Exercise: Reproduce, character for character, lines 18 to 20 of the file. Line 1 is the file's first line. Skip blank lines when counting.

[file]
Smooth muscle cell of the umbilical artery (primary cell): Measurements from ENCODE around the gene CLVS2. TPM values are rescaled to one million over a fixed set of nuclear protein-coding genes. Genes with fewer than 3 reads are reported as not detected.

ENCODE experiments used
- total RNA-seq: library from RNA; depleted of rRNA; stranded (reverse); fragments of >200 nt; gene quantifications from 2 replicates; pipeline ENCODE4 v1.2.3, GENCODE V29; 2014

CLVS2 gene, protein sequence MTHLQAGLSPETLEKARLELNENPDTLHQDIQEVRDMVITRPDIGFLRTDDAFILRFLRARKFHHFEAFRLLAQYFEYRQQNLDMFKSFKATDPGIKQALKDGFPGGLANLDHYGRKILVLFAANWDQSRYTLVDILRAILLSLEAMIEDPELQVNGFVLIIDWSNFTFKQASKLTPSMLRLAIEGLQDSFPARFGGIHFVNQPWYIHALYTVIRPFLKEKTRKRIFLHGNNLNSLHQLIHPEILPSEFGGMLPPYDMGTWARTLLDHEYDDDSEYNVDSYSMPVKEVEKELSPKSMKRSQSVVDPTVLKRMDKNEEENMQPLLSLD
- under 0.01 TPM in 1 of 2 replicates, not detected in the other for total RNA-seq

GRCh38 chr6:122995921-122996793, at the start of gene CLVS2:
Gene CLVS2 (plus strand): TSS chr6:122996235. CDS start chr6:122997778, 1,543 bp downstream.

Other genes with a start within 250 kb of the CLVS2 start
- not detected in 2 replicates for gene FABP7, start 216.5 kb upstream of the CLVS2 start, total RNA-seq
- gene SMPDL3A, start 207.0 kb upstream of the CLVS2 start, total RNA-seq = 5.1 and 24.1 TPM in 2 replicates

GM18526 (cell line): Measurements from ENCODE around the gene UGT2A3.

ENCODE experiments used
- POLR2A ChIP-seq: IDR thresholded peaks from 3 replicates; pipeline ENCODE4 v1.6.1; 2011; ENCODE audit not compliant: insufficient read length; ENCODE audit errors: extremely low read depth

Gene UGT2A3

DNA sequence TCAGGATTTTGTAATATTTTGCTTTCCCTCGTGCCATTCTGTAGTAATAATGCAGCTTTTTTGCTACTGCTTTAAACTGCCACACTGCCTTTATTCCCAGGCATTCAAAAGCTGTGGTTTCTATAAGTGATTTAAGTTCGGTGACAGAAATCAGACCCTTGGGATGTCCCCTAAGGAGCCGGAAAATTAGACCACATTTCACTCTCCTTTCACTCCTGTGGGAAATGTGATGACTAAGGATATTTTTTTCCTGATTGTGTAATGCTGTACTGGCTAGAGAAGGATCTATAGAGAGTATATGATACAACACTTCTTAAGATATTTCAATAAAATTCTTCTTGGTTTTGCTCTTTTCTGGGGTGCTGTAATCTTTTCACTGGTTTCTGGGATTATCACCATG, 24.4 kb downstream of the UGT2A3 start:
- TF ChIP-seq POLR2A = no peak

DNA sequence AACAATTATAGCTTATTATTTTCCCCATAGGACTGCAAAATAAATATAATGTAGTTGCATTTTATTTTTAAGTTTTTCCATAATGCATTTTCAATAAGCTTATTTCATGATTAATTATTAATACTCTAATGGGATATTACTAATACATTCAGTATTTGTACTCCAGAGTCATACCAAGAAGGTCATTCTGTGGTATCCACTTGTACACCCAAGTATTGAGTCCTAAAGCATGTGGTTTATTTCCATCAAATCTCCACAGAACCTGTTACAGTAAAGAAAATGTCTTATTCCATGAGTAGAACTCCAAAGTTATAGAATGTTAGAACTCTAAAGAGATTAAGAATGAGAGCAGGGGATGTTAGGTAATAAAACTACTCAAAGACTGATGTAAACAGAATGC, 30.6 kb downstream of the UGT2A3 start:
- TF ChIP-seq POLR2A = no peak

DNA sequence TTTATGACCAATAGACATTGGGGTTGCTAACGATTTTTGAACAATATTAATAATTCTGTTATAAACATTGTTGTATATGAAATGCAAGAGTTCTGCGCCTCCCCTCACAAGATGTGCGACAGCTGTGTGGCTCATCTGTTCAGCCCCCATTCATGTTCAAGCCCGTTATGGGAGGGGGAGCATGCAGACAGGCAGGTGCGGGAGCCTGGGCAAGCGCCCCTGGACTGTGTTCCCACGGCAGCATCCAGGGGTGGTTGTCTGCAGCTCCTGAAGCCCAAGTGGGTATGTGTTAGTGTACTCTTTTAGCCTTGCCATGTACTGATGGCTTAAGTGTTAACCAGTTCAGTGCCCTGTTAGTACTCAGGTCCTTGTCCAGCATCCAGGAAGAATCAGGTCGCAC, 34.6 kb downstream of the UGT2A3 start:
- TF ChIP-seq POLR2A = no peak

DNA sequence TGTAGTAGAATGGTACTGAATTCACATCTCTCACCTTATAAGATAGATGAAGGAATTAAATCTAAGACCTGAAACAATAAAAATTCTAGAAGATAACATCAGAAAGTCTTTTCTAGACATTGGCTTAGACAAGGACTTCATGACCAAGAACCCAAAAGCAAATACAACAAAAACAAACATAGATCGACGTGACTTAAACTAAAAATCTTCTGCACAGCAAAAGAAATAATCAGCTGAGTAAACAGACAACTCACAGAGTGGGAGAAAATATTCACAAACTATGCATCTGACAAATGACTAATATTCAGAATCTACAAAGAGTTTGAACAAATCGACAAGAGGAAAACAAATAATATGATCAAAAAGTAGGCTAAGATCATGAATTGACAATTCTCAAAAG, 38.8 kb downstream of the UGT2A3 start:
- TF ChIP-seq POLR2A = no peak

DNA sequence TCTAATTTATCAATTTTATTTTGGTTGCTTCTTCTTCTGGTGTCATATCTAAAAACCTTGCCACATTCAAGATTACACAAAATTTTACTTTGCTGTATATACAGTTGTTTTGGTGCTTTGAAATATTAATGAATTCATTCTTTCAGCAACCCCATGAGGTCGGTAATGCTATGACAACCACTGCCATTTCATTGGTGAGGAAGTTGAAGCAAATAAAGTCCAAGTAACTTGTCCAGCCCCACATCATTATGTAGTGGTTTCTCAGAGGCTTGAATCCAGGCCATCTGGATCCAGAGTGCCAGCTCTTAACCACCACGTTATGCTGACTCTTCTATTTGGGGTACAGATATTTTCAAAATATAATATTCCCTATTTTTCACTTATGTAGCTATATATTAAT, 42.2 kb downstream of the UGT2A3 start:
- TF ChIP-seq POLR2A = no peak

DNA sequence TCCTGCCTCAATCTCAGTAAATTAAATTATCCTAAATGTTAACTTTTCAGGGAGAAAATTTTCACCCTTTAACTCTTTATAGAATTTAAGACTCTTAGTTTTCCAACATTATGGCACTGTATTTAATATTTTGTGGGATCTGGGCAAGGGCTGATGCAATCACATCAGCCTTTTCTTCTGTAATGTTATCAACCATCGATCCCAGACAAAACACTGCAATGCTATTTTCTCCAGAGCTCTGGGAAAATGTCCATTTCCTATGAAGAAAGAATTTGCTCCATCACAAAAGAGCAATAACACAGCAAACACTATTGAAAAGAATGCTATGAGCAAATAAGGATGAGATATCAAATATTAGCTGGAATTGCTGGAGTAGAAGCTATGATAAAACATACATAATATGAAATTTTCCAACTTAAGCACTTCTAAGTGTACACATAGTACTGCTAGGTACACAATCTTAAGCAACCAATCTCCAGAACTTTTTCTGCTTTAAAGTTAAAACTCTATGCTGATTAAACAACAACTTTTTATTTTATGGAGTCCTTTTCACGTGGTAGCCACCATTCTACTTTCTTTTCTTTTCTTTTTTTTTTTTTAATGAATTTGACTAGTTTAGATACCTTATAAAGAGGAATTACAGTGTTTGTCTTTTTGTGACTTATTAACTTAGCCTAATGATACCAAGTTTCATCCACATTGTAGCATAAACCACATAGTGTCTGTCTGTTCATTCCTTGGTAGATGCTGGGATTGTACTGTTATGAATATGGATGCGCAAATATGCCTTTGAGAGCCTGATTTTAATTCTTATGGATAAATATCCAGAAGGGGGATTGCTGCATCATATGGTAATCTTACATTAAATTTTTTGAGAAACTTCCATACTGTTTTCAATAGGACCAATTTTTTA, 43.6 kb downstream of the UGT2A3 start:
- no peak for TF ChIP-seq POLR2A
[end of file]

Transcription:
- TF ChIP-seq POLR2A = no peak

DNA sequence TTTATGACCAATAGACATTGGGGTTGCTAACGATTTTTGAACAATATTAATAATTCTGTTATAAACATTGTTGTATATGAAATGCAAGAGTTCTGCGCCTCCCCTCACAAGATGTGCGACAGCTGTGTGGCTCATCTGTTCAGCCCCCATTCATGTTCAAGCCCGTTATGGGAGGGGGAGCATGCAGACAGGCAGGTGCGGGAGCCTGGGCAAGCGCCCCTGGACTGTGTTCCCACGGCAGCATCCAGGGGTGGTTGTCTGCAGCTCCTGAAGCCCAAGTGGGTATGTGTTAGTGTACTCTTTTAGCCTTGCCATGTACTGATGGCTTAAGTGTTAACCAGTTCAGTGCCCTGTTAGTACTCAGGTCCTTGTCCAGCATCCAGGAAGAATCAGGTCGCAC, 34.6 kb downstream of the UGT2A3 start:
- TF ChIP-seq POLR2A = no peak